I think that a Director of Training should know every student, and know their practice and constitution well, before allowing them to attend their particular YTTC. If a student does not show adequate competency in practice and a certain amount of maturity they ought not be accepted. By competency I don't mean ability to do advanced postures, I do mean stability and awareness in the body (pro-prioception, focused breathing, alignment etc), and the ability to do a sufficient amount of Asana in order to convey the method to others. By maturity I don't mean age, I do mean willingness to learn and take feedback, and adequate communication skills. 

Personally I don't think it is adequate to simply accept a "letter of recommendation" from a qualified teacher in order to accept a student onto a course. If you haven't seen a student practice and observe them developing, you have no idea if a letter is showing anything of value. You have to watch the trainee with your own eyes, person to person. I might occasionally accept a student from a teacher I have personally trained (without seeing them first), but this would be the exception rather than the rule. All DoTs should know every prospective trainee personally. 



POST TRAINING and SUPPORT 

In addition I think all DoTs are (initially) responsible for the teachers they train to teach. If there is little or no contact after a course completes, then it can be easy for the new teacher to ignore ethical advice and teaching guidelines. If both the DoT and trainee are required to have some ongoing contact after the course completes (for example, a couple of emails within a 12 month period after completion the course) the the post training quality is maintained. This email check up would help to consolidate the trainee, provide support for any questions they may have, and help the DoT to prevent any recurring problems. Without this email contact and ongoing assessment, both the DoT and the new teacher are not held accountable for their actions.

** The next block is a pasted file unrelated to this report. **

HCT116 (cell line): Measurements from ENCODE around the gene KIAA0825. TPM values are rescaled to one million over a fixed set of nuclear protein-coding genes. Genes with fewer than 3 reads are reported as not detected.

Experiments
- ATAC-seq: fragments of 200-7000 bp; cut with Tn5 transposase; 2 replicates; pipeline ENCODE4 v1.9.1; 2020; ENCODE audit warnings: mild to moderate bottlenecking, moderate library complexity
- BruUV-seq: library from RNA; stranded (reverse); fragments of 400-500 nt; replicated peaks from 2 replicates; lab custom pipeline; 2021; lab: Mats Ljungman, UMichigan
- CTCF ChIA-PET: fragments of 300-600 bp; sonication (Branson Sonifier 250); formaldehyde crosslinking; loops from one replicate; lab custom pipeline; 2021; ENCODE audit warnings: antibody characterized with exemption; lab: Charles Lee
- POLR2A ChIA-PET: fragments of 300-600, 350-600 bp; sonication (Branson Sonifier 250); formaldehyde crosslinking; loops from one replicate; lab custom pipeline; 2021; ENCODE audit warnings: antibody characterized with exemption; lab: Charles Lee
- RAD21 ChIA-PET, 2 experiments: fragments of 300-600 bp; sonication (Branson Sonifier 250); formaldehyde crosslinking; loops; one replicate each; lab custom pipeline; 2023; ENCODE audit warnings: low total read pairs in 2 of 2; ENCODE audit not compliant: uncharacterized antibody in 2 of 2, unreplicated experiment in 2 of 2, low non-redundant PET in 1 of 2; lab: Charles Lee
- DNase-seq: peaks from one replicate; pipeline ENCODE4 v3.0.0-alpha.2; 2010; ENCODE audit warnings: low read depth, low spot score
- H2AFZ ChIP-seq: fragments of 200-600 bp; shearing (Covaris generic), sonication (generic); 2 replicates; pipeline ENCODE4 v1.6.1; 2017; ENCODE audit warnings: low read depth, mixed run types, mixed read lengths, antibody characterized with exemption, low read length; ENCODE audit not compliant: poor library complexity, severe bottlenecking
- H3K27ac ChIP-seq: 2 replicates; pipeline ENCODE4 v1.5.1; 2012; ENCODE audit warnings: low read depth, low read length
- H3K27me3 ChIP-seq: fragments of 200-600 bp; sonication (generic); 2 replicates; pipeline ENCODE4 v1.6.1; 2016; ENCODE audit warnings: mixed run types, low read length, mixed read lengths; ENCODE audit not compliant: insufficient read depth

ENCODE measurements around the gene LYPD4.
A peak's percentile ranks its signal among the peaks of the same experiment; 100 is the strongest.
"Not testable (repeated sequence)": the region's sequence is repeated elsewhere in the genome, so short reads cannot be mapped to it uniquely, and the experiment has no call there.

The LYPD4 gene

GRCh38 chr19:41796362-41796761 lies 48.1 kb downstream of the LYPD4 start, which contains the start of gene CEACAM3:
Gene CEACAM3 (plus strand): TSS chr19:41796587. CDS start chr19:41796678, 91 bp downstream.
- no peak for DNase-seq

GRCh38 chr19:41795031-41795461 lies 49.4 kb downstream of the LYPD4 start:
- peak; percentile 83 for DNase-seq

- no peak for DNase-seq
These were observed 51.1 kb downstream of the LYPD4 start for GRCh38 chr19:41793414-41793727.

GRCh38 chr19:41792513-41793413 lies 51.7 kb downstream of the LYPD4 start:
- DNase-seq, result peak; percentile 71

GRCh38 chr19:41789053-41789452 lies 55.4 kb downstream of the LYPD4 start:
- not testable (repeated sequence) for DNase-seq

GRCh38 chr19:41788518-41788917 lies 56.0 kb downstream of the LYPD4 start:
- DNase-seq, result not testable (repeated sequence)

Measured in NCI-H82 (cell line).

Most importantly, ongoing post TTC training and support helps to improve everyone's teaching standard, both the new teacher and the DoT will become better teachers as a result. In this I can happily say my own standard as a teacher has improved a lot through accepting feedback and criticism from the students. 



HOW TRAINING HOURS ARE UTILISED

A little while ago I was having a conundrum in re-arranging the training hours on my Level II Vinyasa Krama course. I had a total of 200 hours available, and was trying to fit in the different course subjects - too many subjects, not enough hours. 

After some thinking on the matter, I asked myself a simple question. What is the course for? The answer: Helping the trainees gain the skills and confidence to teach Yoga-Asana. Once I answered that and I looked at the curriculum, I decided that helping the students to develop their personal practice was secondary. That was a pre-requisite, not a part of the actual training. Helping them to be better teachers is.

So rather than focusing on various techniques to help students practice, I eliminated most of those hours and replaced them with focus on teaching practicums. The students then have practical steps to increase both ability and confidence to teach the general public. So rather than 5-10 hours on teaching practicums our courses now have over 40 hours dedicated to actually practicing to teach. Many modern courses have less than 5 hours per person in this area (some have none!) and as a result, almost no one at the end of such courses is confident or competent enough to teach.